Marketing is the hub for a typical company’s relationship with its customers and prospects – it’s where it all comes together. Marketing assimilates customer feedback, social media conversations, product features, messaging, big data, process, algorithms and technology to develop strategies that reach out to customers and prospects, grabbing their attention. Today’s technology and mountains of data make that assimilation very difficult if not seemingly impossible.
Exactly how do you know what information will trigger a reaction? Do you have that information? If yes, how do you include that information in your execution and what technology do you need to execute it? These are some of the questions confronting marketing departments today.
Having an engineer as part of the Marketing Operations department can help marketing answer the foregoing questions. Engineers help their marketing partners see what is possible; they help them create and execute their goals and realize their growth. They help marketing teams understand the technical requirements to drive strategy and create the systems and processes that execute the strategy.
Engineers do this by translating and dissecting today’s complex technology and data environments to make them understandable. They define and implement processes that create and support innovative strategies to drive marketing campaigns. Finally, they know how to interpret the data behind the metrics and design reports and dashboards to track outcomes.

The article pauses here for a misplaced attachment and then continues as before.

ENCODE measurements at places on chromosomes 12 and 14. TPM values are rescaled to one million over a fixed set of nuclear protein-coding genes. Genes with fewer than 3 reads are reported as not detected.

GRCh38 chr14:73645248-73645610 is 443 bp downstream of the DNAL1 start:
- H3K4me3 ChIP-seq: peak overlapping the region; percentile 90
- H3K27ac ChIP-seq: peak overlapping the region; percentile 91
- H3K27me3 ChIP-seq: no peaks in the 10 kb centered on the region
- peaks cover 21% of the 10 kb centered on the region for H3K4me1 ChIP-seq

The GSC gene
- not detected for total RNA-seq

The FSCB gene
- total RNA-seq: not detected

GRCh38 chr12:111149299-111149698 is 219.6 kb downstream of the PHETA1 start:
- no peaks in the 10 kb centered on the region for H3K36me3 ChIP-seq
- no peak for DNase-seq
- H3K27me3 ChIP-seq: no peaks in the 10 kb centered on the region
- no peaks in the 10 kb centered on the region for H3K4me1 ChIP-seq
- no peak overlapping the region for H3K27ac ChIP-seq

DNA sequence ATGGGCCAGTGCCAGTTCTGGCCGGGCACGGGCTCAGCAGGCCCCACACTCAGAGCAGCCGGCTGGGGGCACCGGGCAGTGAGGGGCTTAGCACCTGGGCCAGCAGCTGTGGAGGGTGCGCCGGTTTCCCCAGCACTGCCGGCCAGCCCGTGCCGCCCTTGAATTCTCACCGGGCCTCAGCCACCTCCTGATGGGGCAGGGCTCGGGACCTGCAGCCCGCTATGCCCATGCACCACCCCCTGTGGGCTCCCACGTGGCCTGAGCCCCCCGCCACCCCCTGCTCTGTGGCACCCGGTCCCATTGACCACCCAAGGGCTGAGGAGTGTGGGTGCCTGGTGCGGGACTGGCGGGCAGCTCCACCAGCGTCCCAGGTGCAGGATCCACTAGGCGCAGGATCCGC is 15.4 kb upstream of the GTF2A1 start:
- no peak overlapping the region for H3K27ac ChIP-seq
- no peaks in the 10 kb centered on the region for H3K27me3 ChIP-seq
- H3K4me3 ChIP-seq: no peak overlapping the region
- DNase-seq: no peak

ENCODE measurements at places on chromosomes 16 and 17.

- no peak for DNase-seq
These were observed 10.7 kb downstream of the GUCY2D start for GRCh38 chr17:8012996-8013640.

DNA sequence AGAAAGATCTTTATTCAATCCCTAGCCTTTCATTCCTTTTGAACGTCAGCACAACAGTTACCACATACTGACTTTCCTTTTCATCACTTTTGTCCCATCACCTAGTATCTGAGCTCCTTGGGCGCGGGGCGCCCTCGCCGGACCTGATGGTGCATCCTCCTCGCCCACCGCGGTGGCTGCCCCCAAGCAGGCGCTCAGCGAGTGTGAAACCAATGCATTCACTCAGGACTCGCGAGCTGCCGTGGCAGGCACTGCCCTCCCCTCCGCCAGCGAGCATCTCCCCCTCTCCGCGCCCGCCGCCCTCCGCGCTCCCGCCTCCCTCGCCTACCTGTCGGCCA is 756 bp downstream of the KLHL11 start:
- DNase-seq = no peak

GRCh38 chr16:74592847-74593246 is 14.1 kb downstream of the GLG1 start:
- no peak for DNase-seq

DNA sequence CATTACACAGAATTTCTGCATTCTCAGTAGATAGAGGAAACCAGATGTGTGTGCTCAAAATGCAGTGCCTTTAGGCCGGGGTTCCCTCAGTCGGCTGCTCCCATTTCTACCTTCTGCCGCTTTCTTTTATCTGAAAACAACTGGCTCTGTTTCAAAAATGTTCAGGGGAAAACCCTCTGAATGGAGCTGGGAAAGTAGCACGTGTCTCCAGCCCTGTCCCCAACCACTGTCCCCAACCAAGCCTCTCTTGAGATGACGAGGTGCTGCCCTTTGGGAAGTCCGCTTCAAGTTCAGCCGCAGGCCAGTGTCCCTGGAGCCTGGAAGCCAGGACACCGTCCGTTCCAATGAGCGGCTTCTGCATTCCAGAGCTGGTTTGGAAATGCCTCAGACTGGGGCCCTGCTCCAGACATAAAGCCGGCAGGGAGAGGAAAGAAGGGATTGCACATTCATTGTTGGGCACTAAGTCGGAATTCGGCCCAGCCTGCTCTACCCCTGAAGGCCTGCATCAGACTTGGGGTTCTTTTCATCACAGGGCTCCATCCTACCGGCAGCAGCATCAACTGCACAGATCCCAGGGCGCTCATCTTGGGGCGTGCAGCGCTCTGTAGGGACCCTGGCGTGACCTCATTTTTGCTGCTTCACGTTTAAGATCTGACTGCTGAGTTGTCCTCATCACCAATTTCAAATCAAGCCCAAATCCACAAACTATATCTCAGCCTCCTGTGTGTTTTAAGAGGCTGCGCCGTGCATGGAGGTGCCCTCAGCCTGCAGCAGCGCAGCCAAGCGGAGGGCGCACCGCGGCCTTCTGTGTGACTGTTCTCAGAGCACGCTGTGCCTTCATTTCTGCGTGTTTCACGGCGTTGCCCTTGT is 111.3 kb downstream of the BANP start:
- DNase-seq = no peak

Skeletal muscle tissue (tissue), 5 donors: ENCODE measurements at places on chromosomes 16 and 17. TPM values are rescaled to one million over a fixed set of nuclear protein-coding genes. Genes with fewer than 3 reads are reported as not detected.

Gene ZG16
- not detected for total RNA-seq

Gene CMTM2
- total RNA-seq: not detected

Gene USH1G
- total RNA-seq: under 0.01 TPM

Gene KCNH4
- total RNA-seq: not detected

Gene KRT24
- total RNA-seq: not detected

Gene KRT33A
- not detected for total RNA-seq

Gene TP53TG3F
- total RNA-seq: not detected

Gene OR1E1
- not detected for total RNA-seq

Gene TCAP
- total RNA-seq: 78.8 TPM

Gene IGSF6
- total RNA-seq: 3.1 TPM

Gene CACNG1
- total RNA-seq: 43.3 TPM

You might ask, “What is it about engineers that that allow them to do these things?” I’m an engineer. My engineering training taught me to observe and understand how components exist in a system and how they relate to the other parts of a system – the ins, the outs, the flows and the reactions.
From an engineering perspective, I envision marketing as a large, multi-faceted system made of many gears that work in unison to attract new prospects, drive customer engagement, create awareness and generate growth. The marketing functions, data, technology, metrics and content are some of the marketing gears that work together in this well-oiled machine, producing campaigns, leads and pipeline.
Being the part of the team that defines the big picture and the intricate details of the strategy and execution taps into what makes me and engineers tick. For example, if marketing wants to leverage some specific customer action data to trigger relevant communication with customers, I’ll work with data scientists to identify the data field(s) that store the usage information. I’ll collaborate with IT to build that data into our marketing platform integrations. And then I’ll work with marketing managers to build this data into their automation business rules. Finally, I’ll test to make sure that it all works as expected.
Engineers are also helpful in managing and optimizing your martech stack and road map. Sure, engineers understand technology and can help plan for upgrades and replacements. They can also help to determine if existing technology satisfies your marketing strategy requirements or if a new solution is required. Sometimes the answer isn’t the bright shiny object, but a feature hidden in your existing stack combined with an update to process. An engineer on the team can help Marketing make the right decision.